Using public money for dining and widespread corruption leads to huge food waste, too. When using public money for dining, excessive amounts of food could be ordered. When entertaining others in an attempt to curry favour, food presented on the dining table of course has to be plentiful and expensive, and generally no one would care to take away any left-overs. The recent anti-corruption campaign has curtailed food consumption using public money and the acceptance of invitations by officials to attend luxurious dinners for illegitimate purposes.

Increased disposable income as a result of China’s fast economic growth has led some residents to no longer cherish food. Generally, food waste is higher in families with higher disposable income. Some individuals eat (and often, just order) excessive amounts of food simply as a way to show off that they are rich and they can afford it, feeling little guilt about wasting food.

Worth particular mention is a group of people who waste a lot of food: university students. Food waste in the dining halls of many universities across China is heart-breaking. These students, living in times of plenty, have little sense of cherishing food. When they buy, they care little about the price; if they do not like the food, they just throw it away. The majority of them are only children and they have an “unlimited” supply of money (except those from extreme low-income families) because the whole family supports (read: spoils) the only child.

Reducing food waste is of crucial importance to China for improving its long-term food security. In the past few decades, there have been rapid changes in food consumption patterns. Chinese people nowadays eat less food grains but more foods of high protein such as meats, dairy and aquatic produce. Much more resources are needed to produce such protein food than food grains. China’s food production resources are very scarce. Avoiding food waste is equivalent to having increased food production resources and food supply, thus enhancing the country’s future food security.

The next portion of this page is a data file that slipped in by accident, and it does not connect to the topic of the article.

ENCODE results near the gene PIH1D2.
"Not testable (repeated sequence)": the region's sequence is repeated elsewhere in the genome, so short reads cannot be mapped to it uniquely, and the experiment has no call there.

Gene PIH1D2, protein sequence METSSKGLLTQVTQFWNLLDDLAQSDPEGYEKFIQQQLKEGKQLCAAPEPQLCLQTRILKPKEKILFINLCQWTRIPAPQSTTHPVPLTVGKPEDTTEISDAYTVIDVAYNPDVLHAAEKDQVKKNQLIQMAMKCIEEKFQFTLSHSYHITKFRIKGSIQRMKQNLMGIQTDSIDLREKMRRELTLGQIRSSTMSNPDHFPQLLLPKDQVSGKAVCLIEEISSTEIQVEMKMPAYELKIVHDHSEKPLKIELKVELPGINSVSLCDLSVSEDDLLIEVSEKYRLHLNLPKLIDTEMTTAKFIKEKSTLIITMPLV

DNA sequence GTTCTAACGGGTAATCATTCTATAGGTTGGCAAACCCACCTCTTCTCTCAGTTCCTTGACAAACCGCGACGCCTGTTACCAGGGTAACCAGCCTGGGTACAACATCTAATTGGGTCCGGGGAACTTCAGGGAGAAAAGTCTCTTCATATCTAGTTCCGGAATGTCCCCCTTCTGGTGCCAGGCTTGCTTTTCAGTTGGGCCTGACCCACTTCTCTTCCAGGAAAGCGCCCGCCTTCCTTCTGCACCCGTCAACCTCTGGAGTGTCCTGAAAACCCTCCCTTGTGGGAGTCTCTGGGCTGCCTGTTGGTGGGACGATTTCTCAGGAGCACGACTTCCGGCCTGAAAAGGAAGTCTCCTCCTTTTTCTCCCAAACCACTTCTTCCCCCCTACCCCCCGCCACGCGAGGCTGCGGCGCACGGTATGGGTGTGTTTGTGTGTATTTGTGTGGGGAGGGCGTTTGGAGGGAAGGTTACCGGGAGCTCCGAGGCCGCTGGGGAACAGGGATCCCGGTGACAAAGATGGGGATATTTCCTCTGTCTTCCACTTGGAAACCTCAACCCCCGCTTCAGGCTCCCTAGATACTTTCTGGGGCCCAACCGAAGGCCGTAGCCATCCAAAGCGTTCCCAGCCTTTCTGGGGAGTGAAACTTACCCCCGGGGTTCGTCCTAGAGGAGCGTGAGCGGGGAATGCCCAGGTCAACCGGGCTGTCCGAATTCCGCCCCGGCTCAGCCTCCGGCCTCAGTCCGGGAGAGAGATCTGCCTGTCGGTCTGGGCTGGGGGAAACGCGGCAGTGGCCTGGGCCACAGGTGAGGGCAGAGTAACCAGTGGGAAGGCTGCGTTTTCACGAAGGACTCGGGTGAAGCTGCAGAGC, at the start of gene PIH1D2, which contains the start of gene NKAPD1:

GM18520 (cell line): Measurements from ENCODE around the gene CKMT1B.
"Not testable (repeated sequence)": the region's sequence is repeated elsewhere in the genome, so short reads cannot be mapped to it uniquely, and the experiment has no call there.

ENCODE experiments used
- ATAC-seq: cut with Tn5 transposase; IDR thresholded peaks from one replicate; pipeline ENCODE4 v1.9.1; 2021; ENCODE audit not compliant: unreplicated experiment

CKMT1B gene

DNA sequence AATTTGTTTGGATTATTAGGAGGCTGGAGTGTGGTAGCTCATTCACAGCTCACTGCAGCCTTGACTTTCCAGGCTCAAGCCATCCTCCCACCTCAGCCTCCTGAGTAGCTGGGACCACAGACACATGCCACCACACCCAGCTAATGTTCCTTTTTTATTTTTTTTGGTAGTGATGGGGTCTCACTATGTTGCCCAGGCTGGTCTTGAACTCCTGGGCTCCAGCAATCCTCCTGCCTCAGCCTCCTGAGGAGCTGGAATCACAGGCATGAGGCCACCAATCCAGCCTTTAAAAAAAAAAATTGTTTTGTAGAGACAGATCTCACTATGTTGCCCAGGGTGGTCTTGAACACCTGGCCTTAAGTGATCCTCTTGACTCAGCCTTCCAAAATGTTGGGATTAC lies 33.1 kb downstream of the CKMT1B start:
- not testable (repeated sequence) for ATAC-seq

To significantly reduce food waste, education is the key. Recent efforts by public media in China to educate residents to avoid wasting food is very welcome. Many younger people, especially those who were born after the 1980’s, have little understanding about the misery of food shortages. Many of them do not know that in the not too distant past, there was a Great Famine in China. They have little sense about the importance of saving food. These young people should be routinely educated that wasting food is a disgrace. While each and every person is entitled to having food, no one has the right to waste food.

Education will be less effective in curtailing food waste resulting from public money consumption and bribery consumption. While the recent anti-corruption campaign has greatly deterred these kinds of consumption, reforms are still needed to establish necessary institutional arrangements so that public money will be used accountably and corruption will be effectively prevented in the first instance. This way, food waste on such occasions can be continuously reduced or avoided in the future when the current anti-corruption campaign ends.

Zhang-Yue Zhou is Professor in Business Studies at the School of Business at James Cook University, Australia. Recently he published “Food Consumption in China: The Revolution Continues”. Image Credit: CC by elias glenn/Flickr


Leave a Reply

Your email address will not be published. Required fields are marked *